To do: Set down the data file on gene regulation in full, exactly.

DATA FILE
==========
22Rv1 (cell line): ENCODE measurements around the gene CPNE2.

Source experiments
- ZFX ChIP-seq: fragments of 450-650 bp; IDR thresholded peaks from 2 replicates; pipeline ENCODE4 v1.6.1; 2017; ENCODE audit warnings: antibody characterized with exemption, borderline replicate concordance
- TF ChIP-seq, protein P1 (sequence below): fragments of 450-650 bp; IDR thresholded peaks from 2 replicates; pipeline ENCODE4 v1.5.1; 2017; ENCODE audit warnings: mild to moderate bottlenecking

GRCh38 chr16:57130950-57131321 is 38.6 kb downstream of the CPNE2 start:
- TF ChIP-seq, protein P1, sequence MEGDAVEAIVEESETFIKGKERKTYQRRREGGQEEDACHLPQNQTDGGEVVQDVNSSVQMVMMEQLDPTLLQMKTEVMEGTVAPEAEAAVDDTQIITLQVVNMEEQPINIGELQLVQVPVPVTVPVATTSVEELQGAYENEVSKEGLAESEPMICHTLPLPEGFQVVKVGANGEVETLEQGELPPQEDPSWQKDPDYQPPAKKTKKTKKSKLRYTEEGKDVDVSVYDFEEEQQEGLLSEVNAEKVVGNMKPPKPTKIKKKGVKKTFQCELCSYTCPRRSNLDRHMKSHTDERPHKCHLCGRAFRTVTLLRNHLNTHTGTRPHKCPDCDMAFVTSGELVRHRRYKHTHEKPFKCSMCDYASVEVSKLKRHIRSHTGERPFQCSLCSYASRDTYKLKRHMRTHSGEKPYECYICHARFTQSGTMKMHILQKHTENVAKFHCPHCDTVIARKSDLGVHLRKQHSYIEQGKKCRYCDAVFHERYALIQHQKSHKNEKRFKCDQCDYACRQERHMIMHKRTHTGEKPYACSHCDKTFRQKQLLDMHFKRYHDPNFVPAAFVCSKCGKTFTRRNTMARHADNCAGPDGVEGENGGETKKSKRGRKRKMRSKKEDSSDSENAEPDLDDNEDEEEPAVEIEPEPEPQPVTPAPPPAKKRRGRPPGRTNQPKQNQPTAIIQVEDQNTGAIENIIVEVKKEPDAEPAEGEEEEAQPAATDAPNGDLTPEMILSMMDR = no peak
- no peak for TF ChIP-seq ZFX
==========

22Rv1 (cell line): ENCODE measurements around the gene CPNE2.

Source experiments
- ZFX ChIP-seq: fragments of 450-650 bp; IDR thresholded peaks from 2 replicates; pipeline ENCODE4 v1.6.1; 2017; ENCODE audit warnings: antibody characterized with exemption, borderline replicate concordance
- TF ChIP-seq, protein P1 (sequence below): fragments of 450-650 bp; IDR thresholded peaks from 2 replicates; pipeline ENCODE4 v1.5.1; 2017; ENCODE audit warnings: mild to moderate bottlenecking

GRCh38 chr16:57130950-57131321 is 38.6 kb downstream of the CPNE2 start:
- TF ChIP-seq, protein P1, sequence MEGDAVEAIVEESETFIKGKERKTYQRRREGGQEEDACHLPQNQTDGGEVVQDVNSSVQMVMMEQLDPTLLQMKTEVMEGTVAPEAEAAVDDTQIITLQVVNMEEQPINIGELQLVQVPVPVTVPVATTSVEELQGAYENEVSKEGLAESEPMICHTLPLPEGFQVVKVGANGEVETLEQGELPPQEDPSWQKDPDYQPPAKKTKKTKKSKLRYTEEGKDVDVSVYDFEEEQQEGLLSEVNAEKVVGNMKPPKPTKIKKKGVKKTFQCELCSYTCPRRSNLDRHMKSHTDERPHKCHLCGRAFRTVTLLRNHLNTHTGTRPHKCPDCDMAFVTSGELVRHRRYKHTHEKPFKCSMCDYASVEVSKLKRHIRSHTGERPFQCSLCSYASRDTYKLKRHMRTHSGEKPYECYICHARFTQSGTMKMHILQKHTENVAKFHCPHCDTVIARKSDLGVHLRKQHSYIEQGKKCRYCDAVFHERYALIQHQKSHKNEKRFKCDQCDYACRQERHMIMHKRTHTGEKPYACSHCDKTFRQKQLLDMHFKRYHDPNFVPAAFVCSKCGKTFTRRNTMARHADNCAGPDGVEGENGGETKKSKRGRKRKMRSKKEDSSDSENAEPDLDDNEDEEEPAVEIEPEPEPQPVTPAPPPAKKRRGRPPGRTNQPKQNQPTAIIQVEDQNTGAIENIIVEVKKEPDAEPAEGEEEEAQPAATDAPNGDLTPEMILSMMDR = no peak
- no peak for TF ChIP-seq ZFX